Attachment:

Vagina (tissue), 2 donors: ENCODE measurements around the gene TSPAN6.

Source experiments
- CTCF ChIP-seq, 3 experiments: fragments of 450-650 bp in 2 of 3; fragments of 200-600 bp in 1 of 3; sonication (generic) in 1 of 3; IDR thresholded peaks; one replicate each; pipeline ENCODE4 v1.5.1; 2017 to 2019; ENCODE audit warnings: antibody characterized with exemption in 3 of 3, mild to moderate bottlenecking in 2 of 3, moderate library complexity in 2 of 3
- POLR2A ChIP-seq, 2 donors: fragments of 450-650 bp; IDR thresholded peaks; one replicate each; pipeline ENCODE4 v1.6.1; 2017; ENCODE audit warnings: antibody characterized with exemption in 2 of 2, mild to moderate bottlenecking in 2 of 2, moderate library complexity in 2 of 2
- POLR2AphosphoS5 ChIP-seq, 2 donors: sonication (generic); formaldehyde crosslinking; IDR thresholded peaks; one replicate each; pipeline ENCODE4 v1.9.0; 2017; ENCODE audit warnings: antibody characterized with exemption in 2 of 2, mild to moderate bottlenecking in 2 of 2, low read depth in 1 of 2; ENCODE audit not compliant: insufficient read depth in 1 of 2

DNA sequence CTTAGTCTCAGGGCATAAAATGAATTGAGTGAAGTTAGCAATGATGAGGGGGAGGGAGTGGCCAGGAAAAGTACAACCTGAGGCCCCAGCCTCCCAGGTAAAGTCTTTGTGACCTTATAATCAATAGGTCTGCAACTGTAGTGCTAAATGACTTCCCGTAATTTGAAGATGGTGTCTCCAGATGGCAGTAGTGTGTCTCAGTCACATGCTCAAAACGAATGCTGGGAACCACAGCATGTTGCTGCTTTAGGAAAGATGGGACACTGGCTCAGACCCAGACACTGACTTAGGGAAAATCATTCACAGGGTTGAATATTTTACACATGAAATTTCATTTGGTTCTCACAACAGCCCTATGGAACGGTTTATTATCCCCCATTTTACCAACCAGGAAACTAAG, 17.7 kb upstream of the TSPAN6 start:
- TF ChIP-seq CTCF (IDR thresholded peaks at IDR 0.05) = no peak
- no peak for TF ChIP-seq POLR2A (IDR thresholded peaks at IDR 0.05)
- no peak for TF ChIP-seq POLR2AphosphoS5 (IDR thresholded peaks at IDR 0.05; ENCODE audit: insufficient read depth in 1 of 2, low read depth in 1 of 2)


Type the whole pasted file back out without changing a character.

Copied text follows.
Vagina (tissue), 2 donors: ENCODE measurements around the gene TSPAN6.

Source experiments
- CTCF ChIP-seq, 3 experiments: fragments of 450-650 bp in 2 of 3; fragments of 200-600 bp in 1 of 3; sonication (generic) in 1 of 3; IDR thresholded peaks; one replicate each; pipeline ENCODE4 v1.5.1; 2017 to 2019; ENCODE audit warnings: antibody characterized with exemption in 3 of 3, mild to moderate bottlenecking in 2 of 3, moderate library complexity in 2 of 3
- POLR2A ChIP-seq, 2 donors: fragments of 450-650 bp; IDR thresholded peaks; one replicate each; pipeline ENCODE4 v1.6.1; 2017; ENCODE audit warnings: antibody characterized with exemption in 2 of 2, mild to moderate bottlenecking in 2 of 2, moderate library complexity in 2 of 2
- POLR2AphosphoS5 ChIP-seq, 2 donors: sonication (generic); formaldehyde crosslinking; IDR thresholded peaks; one replicate each; pipeline ENCODE4 v1.9.0; 2017; ENCODE audit warnings: antibody characterized with exemption in 2 of 2, mild to moderate bottlenecking in 2 of 2, low read depth in 1 of 2; ENCODE audit not compliant: insufficient read depth in 1 of 2

DNA sequence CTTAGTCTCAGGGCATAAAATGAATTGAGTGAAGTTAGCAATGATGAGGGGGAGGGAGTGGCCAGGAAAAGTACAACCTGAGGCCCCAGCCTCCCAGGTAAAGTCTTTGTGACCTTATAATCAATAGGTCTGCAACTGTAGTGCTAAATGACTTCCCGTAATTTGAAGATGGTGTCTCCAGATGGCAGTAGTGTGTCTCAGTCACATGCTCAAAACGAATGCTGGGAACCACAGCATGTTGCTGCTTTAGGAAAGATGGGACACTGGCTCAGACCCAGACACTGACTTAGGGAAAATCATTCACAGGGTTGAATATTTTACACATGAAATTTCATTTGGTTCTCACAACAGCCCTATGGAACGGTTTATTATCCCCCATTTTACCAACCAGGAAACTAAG, 17.7 kb upstream of the TSPAN6 start:
- TF ChIP-seq CTCF (IDR thresholded peaks at IDR 0.05) = no peak
- no peak for TF ChIP-seq POLR2A (IDR thresholded peaks at IDR 0.05)
- no peak for TF ChIP-seq POLR2AphosphoS5 (IDR thresholded peaks at IDR 0.05; ENCODE audit: insufficient read depth in 1 of 2, low read depth in 1 of 2)